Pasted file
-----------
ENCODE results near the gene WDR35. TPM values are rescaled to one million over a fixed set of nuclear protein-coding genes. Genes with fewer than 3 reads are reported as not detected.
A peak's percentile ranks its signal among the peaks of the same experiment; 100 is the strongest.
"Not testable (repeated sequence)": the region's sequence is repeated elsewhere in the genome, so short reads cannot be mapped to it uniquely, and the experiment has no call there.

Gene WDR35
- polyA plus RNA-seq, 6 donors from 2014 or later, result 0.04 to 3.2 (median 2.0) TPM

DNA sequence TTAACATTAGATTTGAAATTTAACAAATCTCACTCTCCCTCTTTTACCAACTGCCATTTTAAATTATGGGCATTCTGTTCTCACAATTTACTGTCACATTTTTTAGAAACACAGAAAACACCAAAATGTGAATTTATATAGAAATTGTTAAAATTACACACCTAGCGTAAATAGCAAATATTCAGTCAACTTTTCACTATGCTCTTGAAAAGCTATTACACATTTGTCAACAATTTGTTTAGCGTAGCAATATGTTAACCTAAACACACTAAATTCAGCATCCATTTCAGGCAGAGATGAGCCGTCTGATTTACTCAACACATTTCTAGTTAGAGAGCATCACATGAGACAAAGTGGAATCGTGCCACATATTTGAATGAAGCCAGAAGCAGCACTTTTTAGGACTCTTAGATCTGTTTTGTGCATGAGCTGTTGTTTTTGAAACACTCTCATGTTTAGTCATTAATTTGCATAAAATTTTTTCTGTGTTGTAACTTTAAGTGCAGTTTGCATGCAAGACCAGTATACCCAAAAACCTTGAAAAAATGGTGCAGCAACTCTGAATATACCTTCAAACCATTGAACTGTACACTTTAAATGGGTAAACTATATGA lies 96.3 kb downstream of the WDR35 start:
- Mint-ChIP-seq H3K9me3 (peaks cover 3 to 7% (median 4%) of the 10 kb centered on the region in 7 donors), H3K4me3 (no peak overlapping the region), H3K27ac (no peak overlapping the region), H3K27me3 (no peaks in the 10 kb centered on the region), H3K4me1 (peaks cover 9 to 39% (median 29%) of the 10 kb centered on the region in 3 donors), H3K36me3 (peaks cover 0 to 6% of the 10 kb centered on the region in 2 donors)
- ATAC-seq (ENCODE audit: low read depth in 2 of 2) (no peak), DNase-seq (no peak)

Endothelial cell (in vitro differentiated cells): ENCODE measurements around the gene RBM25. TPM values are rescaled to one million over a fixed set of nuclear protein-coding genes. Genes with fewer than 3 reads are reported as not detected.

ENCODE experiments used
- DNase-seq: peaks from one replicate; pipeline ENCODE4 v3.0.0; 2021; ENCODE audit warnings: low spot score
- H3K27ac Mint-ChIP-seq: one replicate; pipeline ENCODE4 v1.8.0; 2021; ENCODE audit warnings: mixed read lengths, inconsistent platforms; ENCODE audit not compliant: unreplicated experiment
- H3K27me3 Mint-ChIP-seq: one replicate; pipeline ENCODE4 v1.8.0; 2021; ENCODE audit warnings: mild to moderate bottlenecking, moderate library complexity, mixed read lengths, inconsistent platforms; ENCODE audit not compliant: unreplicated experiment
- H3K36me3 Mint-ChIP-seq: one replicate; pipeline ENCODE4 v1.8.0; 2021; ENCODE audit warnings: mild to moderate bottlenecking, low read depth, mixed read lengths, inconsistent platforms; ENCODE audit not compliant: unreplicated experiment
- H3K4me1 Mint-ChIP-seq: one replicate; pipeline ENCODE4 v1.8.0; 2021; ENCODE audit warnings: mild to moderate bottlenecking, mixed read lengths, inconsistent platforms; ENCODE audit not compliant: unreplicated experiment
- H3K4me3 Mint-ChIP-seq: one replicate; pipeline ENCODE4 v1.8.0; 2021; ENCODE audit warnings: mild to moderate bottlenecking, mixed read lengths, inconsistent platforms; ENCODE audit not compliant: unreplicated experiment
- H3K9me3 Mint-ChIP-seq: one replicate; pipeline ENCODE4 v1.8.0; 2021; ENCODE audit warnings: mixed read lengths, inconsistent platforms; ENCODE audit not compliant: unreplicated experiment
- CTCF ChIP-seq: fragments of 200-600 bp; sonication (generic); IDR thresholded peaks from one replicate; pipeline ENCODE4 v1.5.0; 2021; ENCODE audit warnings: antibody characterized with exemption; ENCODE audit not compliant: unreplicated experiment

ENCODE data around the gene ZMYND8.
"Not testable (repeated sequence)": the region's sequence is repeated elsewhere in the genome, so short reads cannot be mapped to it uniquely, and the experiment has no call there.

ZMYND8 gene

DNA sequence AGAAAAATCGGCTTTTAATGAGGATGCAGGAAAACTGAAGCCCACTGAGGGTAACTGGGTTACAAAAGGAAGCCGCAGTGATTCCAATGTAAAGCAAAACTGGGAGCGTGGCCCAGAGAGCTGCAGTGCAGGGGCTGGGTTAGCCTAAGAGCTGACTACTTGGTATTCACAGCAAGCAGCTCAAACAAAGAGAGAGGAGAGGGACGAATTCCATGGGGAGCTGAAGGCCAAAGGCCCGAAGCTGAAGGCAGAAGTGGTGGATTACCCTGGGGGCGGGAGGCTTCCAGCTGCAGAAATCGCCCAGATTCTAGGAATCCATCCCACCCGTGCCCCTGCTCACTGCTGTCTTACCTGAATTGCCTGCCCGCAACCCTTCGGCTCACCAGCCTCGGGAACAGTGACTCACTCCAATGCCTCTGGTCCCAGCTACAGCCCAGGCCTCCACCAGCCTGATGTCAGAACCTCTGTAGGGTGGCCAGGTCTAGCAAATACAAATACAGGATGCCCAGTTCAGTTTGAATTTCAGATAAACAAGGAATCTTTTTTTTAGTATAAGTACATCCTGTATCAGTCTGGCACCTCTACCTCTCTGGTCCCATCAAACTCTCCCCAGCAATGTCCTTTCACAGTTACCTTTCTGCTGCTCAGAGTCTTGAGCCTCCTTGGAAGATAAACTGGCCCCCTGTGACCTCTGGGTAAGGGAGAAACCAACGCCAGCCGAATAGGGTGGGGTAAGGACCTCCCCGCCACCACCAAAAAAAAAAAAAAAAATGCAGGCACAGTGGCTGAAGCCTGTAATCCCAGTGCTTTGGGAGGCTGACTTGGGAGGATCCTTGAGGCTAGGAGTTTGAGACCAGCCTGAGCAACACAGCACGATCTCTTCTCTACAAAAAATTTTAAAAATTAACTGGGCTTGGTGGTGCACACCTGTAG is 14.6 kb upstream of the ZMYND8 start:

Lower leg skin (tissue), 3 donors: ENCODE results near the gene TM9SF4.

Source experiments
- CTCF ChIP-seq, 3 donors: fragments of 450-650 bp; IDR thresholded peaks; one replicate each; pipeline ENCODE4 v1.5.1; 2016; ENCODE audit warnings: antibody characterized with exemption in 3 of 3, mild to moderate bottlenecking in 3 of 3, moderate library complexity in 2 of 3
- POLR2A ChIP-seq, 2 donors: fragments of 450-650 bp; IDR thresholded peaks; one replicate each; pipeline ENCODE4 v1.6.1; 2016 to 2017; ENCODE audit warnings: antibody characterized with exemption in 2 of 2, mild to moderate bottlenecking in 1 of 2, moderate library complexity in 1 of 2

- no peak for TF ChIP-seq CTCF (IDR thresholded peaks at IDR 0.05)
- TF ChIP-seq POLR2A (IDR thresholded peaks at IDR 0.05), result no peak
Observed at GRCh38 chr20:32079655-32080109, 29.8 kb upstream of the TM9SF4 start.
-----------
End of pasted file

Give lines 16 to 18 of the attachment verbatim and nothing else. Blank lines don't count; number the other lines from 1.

- H3K4me3 Mint-ChIP-seq: one replicate; pipeline ENCODE4 v1.8.0; 2021; ENCODE audit warnings: mild to moderate bottlenecking, mixed read lengths, inconsistent platforms; ENCODE audit not compliant: unreplicated experiment
- H3K9me3 Mint-ChIP-seq: one replicate; pipeline ENCODE4 v1.8.0; 2021; ENCODE audit warnings: mixed read lengths, inconsistent platforms; ENCODE audit not compliant: unreplicated experiment
- CTCF ChIP-seq: fragments of 200-600 bp; sonication (generic); IDR thresholded peaks from one replicate; pipeline ENCODE4 v1.5.0; 2021; ENCODE audit warnings: antibody characterized with exemption; ENCODE audit not compliant: unreplicated experiment